The city has said it expects to cease oil production by 2035, which means the oil-dependent Tidelands Fund will dry up. Until then, revenue from oil production is expected to decline steadily, which means that projects and services the city funds with Tidelands dollars could slowly be reduced.
Complicating matters is a 2025 ballot measure that could speed up the Tidelands Fund’s demise. A state bill that would require no new oil activity within 3,200 feet of sensitive areas like schools, hospitals and homes could severely affect Long Beach’s oil production plans as the city has estimated that over half of the oil wells in the city fall within those 3,200-foot buffers.
Expensive projects like building a new pier in Belmont Shore, something the city hoped to accomplish by 2028, could require alternate funding. Another large project, the Belmont Pool rebuild, has already been scaled back in anticipation of SB 1137 being adopted by voters.
City Manager Tom Modica published a memo in December saying that the implications of the bill being approved by voters could mean losses of as much as $20 million per year in city revenue.
Advocates, though, have pushed for a faster phase-out of oil despite the economic problems it could cause for the city and have pointed to the worsening climate change markers across the globe.
Long Beach is in an interesting position, as officials say it needs to continue to produce oil in order to pay for the future abandonment of those oil wells, which will require years of forcing water back into the ground to avoid subsidence.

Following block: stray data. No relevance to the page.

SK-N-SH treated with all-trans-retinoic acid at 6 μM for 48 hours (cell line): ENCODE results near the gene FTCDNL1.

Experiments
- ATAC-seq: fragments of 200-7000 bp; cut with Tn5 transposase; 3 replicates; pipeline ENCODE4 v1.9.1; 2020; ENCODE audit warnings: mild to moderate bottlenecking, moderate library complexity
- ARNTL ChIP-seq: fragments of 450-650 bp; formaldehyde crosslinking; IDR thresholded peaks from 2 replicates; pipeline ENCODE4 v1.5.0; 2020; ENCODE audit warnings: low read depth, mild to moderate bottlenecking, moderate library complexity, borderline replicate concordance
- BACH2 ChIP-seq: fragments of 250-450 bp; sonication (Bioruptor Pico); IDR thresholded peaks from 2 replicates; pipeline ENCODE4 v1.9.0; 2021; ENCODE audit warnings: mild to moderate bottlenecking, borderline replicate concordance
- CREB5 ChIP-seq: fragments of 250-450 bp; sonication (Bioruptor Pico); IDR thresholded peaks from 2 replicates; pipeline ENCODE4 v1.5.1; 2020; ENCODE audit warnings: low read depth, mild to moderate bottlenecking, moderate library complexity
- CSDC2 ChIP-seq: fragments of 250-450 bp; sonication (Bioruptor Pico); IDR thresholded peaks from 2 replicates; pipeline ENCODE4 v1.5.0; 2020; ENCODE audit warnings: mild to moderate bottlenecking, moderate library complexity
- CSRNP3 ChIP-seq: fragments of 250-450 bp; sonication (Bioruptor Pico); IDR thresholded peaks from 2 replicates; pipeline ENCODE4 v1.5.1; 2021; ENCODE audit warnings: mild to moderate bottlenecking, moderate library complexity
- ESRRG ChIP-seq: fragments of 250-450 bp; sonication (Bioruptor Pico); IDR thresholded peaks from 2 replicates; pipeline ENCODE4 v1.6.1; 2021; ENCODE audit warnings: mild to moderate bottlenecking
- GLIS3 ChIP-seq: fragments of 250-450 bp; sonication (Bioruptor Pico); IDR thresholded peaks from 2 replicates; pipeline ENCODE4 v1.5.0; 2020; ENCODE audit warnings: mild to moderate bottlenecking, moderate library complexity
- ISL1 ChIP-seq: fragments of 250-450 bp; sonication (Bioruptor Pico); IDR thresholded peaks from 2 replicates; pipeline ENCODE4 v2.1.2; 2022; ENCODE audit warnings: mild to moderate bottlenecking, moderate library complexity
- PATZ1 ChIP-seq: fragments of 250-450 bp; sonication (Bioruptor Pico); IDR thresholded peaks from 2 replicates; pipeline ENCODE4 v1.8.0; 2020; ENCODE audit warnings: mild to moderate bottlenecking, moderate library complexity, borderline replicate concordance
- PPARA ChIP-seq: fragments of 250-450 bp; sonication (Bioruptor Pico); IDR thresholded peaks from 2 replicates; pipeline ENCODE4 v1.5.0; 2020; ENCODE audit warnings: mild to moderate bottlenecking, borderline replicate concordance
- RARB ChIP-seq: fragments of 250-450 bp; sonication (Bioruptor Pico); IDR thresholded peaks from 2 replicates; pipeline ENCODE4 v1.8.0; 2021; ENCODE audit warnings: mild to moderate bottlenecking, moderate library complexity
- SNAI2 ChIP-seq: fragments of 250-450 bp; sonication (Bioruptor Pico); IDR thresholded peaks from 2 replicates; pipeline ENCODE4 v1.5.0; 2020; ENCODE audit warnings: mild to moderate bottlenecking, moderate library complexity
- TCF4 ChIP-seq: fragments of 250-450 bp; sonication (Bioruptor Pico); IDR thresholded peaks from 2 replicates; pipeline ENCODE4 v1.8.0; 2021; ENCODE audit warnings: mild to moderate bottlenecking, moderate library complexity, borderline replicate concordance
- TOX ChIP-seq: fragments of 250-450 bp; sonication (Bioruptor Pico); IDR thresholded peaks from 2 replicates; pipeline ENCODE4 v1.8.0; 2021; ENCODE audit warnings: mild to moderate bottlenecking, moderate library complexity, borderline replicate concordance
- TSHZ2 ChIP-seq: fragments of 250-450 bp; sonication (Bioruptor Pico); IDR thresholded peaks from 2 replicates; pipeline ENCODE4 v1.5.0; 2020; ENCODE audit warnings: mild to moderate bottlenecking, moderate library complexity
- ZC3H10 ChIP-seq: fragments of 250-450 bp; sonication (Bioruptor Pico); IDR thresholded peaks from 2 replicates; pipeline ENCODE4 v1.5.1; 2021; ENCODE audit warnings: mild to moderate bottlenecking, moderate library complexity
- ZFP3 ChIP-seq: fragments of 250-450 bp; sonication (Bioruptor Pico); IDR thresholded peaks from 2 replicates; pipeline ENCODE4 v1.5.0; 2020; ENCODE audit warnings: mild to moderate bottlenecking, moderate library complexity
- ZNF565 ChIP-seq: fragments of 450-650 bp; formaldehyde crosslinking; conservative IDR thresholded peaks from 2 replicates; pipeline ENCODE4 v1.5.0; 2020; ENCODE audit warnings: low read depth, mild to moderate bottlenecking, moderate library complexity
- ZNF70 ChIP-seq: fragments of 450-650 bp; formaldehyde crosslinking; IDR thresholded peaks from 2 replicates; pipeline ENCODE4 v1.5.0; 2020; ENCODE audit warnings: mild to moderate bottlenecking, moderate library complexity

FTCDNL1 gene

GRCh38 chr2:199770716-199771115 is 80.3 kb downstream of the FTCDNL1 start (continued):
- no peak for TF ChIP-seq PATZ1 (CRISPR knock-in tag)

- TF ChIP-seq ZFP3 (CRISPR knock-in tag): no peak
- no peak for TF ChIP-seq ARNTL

The price tag for the city was last estimated at $154 million, with the city only having set aside about $70 million toward that cost.
So many vacancies
This year has been marked by staffing shortages across the city leading to library closures, trash days being skipped due to a lack of drivers, and firefighters speaking out against mandatory overtime caused by vacancies that is creating work safety issues.
City officials are currently negotiating a contract with the International Association of Machinists and Aerospace Workers (IAM), which is the largest city employee union, representing over 2,800 members, including ambulance drivers, trash truck operators and librarians.
Last year, IAM successfully pushed the City Council to approve a one-time $5.8 million retention fund to help pay for a cost-of-living increase. The new contract could include raises for IAM’s members, and potentially bonus packages that the city has offered to other unions.
When the City Council approved the new three-year contract for the LBPD in October, it included not only pay raises, but incentives for officer recruitment. Officers can earn $3,000 for any recruit that they refer who successfully passes the academy and $4,000 if that officer serves at least six months and passes probation.
Officers were also offered $5,000 retention bonuses and escalating longevity pay for officers who stay with the department more than 10 years.
The city is currently offering up to $6,000 in bonuses in an attempt to fill its trash truck operator vacancies.